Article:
Open Field System
"Private ownership of land, and in particular absolute private ownership, is a modern idea, only a few hundred years old. "The idea that one man could possess all rights to one stretch of land to the exclusion of everybody else" was outside the comprehension of most tribespeople, or indeed of medieval peasants. The king, or the Lord of the Manor, might have owned an estate in one sense of the word, but the peasant enjoyed all sorts of so-called "usufructory" rights which enabled him, or her, to graze stock, cut wood or peat, draw water or grow crops, on various plots of land at specified times of year.
The open field system of farming, which dominated the flatter more arable central counties of England throughout the later medieval and into the modern period, is a classic common property system which can be seen in many parts of the world. The structure of the open fields system in Britain was influenced by the introduction of the caruca a large wheeled plough, developed by the Gauls, which was much more capable of dealing with heavy English clay soils than the lightweight Roman aratrum (Fr araire ). The caruca required a larger team of oxen to pull it —as many as eight on heavy soils — and was awkward to turn around, so very long strips were ideal. Most peasants could not afford a whole team of oxen, just one or two, so maintaining an ox team had to be a joint enterprise. Peasants would work strips of land, possibly proportionate to their investment in the ox team. The lands were farmed in either a two or three course rotation, with one year being fallow, so each peasant needed an equal number of strips in each section to maintain a constant crop year on year.
Furthermore, because the fields were grazed by the village herds when fallow, or after harvest, there was no possibility for the individual to change his style of farming: he had to do what the others were doing, when they did it, otherwise his crops would get grazed by everyone's animals. The livestock were also fed on hay from communal meadows (the distribution of hay was sometimes decided by an annual lottery for different portions of the field) and on communal pastures.
The open field system was fairly equitable, and from their analysis of the only remaining example of open field farming, at Laxton, Notts, the Orwins demonstrate that it was one where a lad with no capital or land to his name could gradually build up a larger holding in the communal land: "A man may have no more than an acre or two, but he gets the full extent of them laid out in long "lands" for ploughing, with no hedgerows to reduce the effective area, and to occupy him in unprofitable labour. No sort of inclosure of the same size can be conceived which would give him equivalent facilities. Moreover he has his common rights which entitle him to graze his stock all over the 'lands' and these have a value, the equivalent of which in pasture fields would cost far more than he could afford to pay."11
In short, the common field system, rather ingeniously, made economies of scale, including use of a whopping great plough team, potentially accessible to small scale farmers. The downside was a sacrifice of freedom (or "choice" as it is now styled), but that is in the nature of economies of scale when they are equitably distributed — and when they are inequitably distributed some people have no choice at all. The open field system probably offered more independence to the peasant than a New World latifundia, or a fully collectivized communist farm. One irony of these economies of scale is that when large-scale machinery arrived, farmers who had enclosed open fields had to start ripping out their hedges again.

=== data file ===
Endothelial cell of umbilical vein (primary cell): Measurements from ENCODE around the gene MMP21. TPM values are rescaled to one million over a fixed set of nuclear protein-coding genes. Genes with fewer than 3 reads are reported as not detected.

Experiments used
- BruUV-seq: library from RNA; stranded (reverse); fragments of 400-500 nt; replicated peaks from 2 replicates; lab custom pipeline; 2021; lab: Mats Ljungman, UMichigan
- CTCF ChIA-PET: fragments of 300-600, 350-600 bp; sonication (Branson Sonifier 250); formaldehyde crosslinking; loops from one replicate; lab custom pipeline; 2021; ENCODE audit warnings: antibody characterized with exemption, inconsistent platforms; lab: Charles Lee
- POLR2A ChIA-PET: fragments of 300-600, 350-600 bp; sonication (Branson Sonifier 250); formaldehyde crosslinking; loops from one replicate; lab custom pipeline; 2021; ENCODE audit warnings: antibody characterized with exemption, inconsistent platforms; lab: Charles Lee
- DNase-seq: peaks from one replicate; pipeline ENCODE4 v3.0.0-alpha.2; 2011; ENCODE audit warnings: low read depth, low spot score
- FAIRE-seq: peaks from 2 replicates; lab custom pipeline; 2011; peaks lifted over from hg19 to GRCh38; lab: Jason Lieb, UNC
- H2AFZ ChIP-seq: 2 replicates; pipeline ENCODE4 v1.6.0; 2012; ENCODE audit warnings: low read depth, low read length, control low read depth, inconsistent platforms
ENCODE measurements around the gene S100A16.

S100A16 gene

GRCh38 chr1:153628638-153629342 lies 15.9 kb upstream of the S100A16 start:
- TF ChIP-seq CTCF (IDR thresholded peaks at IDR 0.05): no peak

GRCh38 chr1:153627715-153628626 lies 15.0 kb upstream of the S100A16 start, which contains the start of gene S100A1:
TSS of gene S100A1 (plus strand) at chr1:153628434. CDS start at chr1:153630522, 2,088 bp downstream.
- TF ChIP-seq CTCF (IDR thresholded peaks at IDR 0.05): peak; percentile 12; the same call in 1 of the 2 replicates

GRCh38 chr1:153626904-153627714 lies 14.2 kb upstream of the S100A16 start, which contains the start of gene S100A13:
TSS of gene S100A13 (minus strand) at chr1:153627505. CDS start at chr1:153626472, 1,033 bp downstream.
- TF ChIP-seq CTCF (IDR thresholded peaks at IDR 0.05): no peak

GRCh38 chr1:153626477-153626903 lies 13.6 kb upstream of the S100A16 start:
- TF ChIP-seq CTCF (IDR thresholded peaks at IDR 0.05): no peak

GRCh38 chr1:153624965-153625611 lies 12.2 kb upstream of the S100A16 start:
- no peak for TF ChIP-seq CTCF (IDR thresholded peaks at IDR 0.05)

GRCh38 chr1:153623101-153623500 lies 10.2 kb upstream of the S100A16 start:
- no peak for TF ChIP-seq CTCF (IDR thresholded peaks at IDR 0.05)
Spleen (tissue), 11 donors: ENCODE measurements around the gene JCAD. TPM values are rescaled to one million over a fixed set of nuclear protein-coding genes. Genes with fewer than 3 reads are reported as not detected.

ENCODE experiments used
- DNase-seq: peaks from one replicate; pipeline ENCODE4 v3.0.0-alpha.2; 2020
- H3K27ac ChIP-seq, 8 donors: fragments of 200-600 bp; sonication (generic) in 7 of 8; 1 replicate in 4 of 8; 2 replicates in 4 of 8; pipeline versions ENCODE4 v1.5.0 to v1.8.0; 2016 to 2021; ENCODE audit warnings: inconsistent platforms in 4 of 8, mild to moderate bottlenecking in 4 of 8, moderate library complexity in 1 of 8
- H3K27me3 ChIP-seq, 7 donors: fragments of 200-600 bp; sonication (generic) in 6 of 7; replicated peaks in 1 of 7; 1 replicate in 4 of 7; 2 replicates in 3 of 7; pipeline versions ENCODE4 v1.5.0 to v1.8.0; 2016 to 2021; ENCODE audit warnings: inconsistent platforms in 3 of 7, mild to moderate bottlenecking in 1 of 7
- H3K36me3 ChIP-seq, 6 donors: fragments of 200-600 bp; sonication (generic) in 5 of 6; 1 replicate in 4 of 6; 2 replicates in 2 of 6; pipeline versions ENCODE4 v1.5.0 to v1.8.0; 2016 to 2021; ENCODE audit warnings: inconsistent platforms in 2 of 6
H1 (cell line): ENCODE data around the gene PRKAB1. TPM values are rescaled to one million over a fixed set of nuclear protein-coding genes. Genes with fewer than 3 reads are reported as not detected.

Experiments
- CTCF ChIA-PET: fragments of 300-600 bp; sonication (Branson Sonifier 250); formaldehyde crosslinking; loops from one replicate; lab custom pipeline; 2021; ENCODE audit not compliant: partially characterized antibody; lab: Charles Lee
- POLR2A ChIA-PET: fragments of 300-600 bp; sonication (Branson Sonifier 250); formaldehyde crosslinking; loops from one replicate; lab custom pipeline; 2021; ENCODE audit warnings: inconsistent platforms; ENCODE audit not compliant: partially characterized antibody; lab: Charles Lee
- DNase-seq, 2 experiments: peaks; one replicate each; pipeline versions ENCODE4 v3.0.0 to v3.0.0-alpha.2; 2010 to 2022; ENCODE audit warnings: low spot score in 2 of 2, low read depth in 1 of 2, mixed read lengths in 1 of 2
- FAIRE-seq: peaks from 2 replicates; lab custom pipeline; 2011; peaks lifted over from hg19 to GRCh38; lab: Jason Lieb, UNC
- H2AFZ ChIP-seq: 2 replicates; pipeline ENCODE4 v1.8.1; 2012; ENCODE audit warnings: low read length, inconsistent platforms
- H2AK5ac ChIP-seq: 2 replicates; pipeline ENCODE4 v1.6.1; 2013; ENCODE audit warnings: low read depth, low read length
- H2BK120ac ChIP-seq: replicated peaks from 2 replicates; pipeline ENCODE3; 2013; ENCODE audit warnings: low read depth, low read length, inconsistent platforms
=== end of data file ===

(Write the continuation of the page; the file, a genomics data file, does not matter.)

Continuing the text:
It is hard to see how Hardin's Tragedy of the Commons has any bearing upon the rise and fall of this open field system. Far from collapsing as a result of increased population, the development of open field systems often occurred quite late in the Middle Ages, and may even have been a response to increasing population pressure, according to a paper by Joan Thirsk.12 When there was plenty of uncultivated land left to clear, people were able to stake out private plots of land without impinging too much upon others; when there was less land to go round, or when a single holding was divided amongst two or three heirs, there was pressure to divide arable land into strips and manage it semi-collectively.
The open fields were not restricted to any one kind of social structure or land tenure system. In England they evolved under Saxon rule and continued through the era of Norman serfdom. After the Black Death serfdom gave way to customary land tenure known as copyhold and as the moneyeconomy advanced this in turn gave way to leasehold. But none of these changes appeared to diminish the effectiveness of the open field system. On the other hand, in Celtic areas, and in other peripheral regions that were hilly or wooded, open fields were much less widespread, and enclosure of private fields occurred earlier (and probably more equitably) than it did in the central arable counties.
However, open fields were by no means restricted to England. Being a natural and reasonably equitable expression of a certain level of technology, the system was and still is found in many regions around the world. According to one French historian, "it must be emphasised that in France, open fields were the agricultural system of the most modernised regions, those which Quesnay cites as regions of 'high farming'."13 There are reports of similar systems of open field farming all over the world, for example in Anatolia, Turkey in the 1950s; and in Tigray, Ethiopia where the system is still widespread. In one area, in Tigray, Irob, "to avoid profiteering by ox owners of oxenless landowners, ox owners are obliged to first prepare the oxenless landowners' land and then his own. The oxenless landowners in return assist by supplying feed for the animals they use to plough the land."